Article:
Is it true European cinema -- not just French or Italian or British -- only 10 years away?
Some veteran students of film think so, and for instant proof they point to the first European Economic Community film festival running at the American Film Institute Theater through Feb. 23.
"There is already a good deal of financial crossover," observed Michael Webb, former AFI program director who helped put together the series. "You have Italian and French or Italian and German co-productions, and it won't be long before this spreads to all phases."
Perhaps the prime example is West Germany's "The Glass Cell," showing Friday at 8:30 and Saturday at 6:15. Adapted from a novel by the British Patricia Highsmith (very big in Germany these days), it stars Brigette Fossey, one of France's most sought-after actresses, who by the way has also appeared in Robert Altman's "Quintet" and the Italian film "Blue Country."
Fossey will be here Friday to introduce the German picture.
Another visitor will be the Italian director Ettore Scola, known to Washingtonians best for "We All Loved Each Other So Much," a rueful comedy that played here forever. He will appear with his new comedy, "The Terrace," starring Mastroianni, Trintignant, Gassman, Ugo Tognazzi and Stefania Sandrelli, Feb. 11 at 8:15. It also plays Feb. 14 at 6:15.
Irish director Kieran Hickey will introduce his new pictures, "Criminal Conversation" and "Exposure" Feb. 5 at 6:30. Hickey is a rarity: a filmmaker working in a country that has no film industry to speak of.
He is one of a new generation of film artists who work on their own with what money they can scrape together from friends or the odd grant, striving always to create a film statement that is personal and yet of broad enough interest to attract distributors.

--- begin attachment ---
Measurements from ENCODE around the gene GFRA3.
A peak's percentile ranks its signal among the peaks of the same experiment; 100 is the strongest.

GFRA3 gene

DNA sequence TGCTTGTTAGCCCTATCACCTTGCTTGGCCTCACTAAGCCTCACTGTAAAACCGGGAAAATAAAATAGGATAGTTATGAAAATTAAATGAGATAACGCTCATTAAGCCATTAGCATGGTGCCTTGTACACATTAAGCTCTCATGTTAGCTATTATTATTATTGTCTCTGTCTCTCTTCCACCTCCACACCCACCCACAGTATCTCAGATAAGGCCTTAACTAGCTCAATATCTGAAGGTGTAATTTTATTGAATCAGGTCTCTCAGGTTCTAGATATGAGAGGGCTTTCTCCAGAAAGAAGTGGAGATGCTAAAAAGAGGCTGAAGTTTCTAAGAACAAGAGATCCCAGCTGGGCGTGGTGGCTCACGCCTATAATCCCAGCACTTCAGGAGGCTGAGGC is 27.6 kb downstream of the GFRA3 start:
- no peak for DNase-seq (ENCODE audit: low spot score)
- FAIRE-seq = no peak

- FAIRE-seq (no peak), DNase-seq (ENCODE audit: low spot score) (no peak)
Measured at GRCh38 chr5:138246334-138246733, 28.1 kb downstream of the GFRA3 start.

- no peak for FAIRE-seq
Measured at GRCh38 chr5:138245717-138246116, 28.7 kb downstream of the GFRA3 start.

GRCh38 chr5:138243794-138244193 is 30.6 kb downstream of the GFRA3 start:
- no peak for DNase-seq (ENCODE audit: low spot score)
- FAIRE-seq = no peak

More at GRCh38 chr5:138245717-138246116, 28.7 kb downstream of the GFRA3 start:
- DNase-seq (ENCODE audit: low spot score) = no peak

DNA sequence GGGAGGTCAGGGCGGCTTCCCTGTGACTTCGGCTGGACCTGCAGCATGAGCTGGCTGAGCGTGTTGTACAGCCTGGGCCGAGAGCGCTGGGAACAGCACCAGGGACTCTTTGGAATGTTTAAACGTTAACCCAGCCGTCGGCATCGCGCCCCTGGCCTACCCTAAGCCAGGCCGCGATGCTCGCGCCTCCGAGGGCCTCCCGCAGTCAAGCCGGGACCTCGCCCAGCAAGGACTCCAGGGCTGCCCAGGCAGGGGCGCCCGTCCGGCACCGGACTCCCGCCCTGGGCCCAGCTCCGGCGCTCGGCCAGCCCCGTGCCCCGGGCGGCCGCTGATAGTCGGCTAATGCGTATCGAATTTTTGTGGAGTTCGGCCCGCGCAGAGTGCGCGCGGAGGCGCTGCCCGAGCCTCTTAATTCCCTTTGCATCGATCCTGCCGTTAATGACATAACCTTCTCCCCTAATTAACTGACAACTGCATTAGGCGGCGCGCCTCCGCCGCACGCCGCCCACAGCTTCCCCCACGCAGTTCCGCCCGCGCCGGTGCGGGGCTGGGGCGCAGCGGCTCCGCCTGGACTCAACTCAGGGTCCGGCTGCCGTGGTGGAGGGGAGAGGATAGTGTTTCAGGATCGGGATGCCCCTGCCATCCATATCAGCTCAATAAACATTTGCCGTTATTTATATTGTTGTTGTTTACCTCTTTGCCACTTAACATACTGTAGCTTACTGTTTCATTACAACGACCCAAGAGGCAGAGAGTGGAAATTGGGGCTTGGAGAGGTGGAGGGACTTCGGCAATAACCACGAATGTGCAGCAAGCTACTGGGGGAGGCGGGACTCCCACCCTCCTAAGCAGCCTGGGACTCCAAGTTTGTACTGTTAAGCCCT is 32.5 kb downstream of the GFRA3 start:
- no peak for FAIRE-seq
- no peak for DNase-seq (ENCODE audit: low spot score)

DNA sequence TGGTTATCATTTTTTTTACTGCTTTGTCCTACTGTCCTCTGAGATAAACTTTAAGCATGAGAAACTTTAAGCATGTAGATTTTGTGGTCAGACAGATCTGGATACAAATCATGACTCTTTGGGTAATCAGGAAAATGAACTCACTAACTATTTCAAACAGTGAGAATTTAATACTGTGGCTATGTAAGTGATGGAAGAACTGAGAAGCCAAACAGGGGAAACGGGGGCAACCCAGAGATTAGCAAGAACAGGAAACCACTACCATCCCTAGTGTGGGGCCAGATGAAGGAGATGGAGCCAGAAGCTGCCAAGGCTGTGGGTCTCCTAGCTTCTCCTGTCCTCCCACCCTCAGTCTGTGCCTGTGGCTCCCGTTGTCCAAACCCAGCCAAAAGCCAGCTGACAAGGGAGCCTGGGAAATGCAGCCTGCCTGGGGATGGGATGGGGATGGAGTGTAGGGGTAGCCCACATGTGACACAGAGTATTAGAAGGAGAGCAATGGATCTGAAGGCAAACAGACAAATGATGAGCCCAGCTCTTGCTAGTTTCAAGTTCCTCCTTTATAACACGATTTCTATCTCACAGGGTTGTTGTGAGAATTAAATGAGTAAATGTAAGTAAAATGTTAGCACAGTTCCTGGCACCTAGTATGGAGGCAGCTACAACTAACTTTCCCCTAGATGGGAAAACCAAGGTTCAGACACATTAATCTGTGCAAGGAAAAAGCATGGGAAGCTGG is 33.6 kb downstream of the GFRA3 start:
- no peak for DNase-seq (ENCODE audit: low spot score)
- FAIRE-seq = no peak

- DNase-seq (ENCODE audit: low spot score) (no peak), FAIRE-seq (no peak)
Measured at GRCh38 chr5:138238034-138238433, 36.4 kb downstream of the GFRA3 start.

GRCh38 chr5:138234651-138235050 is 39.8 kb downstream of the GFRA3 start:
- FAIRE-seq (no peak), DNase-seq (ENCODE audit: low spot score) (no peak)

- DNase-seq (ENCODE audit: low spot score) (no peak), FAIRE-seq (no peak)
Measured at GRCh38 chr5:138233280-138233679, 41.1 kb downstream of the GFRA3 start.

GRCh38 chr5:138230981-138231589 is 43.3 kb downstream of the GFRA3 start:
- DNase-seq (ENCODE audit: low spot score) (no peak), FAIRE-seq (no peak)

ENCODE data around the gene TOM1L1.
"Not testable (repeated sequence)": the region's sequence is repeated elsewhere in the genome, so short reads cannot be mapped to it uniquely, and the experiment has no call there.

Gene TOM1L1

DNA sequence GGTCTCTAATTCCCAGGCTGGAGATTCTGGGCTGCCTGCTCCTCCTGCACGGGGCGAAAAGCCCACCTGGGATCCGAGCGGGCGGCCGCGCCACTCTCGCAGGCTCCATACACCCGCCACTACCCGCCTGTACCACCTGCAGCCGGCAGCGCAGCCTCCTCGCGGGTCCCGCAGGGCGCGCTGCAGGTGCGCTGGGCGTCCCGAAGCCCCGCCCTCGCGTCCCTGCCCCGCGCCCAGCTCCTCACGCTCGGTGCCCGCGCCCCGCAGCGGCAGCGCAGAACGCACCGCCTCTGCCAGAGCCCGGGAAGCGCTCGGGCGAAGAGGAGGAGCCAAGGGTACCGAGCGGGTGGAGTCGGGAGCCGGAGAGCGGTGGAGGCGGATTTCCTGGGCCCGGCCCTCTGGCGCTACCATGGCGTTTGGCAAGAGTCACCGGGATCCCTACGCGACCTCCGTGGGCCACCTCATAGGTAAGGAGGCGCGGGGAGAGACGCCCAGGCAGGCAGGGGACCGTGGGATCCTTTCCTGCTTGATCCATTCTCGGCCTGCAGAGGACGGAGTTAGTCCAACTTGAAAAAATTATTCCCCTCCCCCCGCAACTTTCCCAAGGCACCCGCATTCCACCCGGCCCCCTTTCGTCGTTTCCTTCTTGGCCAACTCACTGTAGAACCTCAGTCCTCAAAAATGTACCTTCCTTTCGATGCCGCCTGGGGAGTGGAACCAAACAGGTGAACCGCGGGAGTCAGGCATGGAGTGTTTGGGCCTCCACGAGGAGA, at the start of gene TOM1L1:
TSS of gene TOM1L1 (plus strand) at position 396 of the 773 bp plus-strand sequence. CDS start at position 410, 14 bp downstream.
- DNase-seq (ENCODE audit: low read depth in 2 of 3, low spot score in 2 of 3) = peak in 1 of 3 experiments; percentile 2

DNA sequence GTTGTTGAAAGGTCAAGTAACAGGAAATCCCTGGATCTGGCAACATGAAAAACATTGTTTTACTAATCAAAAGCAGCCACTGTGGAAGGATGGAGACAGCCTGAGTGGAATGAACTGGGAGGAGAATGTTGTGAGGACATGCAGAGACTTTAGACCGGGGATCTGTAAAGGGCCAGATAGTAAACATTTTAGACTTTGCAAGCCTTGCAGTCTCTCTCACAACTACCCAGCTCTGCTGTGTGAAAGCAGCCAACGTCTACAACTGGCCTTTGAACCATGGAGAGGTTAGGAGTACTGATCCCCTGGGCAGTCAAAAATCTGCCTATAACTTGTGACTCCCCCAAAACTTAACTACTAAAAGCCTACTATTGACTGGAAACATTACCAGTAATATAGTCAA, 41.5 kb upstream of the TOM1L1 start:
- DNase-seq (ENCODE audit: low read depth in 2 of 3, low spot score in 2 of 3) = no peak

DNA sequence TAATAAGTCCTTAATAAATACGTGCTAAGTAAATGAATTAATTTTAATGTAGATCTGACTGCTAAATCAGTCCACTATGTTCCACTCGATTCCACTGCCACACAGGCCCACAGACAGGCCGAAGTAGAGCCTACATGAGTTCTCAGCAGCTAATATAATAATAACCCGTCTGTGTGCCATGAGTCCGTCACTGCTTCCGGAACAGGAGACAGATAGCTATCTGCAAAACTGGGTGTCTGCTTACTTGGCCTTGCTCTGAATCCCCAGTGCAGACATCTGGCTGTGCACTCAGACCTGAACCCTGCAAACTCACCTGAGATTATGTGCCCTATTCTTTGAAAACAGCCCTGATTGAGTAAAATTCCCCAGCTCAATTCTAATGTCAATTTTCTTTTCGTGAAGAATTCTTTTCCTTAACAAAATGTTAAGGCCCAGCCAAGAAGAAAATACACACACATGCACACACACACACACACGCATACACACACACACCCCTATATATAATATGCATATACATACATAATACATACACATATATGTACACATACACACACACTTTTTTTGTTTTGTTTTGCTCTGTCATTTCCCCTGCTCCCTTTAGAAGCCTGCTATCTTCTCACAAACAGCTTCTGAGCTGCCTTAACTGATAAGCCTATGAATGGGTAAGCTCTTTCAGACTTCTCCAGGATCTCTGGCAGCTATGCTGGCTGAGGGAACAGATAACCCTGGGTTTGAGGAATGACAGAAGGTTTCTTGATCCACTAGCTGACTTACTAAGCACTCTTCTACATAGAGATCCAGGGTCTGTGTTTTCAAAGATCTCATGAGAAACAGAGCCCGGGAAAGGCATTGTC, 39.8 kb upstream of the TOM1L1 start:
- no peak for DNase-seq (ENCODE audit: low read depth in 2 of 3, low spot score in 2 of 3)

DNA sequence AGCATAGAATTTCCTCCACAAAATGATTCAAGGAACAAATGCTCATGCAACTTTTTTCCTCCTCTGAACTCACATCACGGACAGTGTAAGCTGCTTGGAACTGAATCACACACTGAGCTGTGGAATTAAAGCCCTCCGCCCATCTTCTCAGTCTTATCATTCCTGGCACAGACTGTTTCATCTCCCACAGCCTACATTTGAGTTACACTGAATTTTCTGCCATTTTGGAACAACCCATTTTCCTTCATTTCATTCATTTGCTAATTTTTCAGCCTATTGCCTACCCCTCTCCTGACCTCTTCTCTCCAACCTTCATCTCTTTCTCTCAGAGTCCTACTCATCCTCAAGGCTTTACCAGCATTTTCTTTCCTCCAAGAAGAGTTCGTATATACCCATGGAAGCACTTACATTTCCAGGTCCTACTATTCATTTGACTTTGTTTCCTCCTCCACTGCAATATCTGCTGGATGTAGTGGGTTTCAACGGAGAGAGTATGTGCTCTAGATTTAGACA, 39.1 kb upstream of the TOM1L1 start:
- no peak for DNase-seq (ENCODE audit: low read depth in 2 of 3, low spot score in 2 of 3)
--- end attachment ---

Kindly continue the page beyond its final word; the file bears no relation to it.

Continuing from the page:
One such is Peter K. Smith, whose 1974 picture, "A Private Enterprise," shows here Feb. 9 at 9 p.m. This is very much a European film, telling with charm and high humor the struggles of a small-time Indian entrepreneur in London, selling his gimcrack plaster Indian elephants out of a suitcase. His story is that of so many Third World immigrants who try to cope with the creaking social structure of the Old World.
When the young man is picked up by a chic English girl, he fails to understand that to her he is, like his ridiculous elephants, merely an exotic knickknack.
Tonight's film is "Rataplan," at 6:30, a mostly silent farce about a goofy nonconformist along the lines of Chaplin in "Modern Times" and the brick-footed Tati of "Mr. Hulot's Holiday." The deadpan nut case played by director Maurizio Nichetti himself invariably sets people to talking about Buster Keaton, which along should be enough to start a rush on the Kennedy Center box office.
One thing you won't see in this series is a film that knocks one EEC country of another, as Webb observed, and this means no war movies. Still, there are plenty of other subjects that demonstrate the cultural vitality and diversity of Europe.
Other major entries in the festival, sponsored by the EEC delegation here, are: "Other People's Money" (Feb. 2 at 8:30 and Feb. 6 at 6:30) from France, with Trintignant and Catherine Deneuve, voted the best French film of the year; "Johnny Larsen" (Feb. 7 at 5), a highly praised Danish picture about a young man starting out in the world as a worker; Ken Loach's "The Gamekeeper" (Feb. 12 at 6:30), a British class study; "Idlers of the Fertile Valley" (Feb. 15 at 5), a Greek prizewinner that has been compared to Luis Bunuel's mordant social commentary.
From the Netherlands comes "Melancholy Tales" (Feb. 17 at 6:30), four short stories by the Dutch writer Heere Heeresma. The Belgian movie, "Home Sweet Home" (Feb. 19 at 6:30), is yet another comedy about revolutionaries, apparently the only safe way to handle subversive thoughts on film.
An unconfirmed West German entry is "Sisters, or the Balance of Happiness" (Feb. 20 at 6:30 and Feb. 21 at 7), directed by Margarethe von Trotta. Should this not arrive in time, another Von Trotta movie will be shown, the strongly feminist "A Free Woman."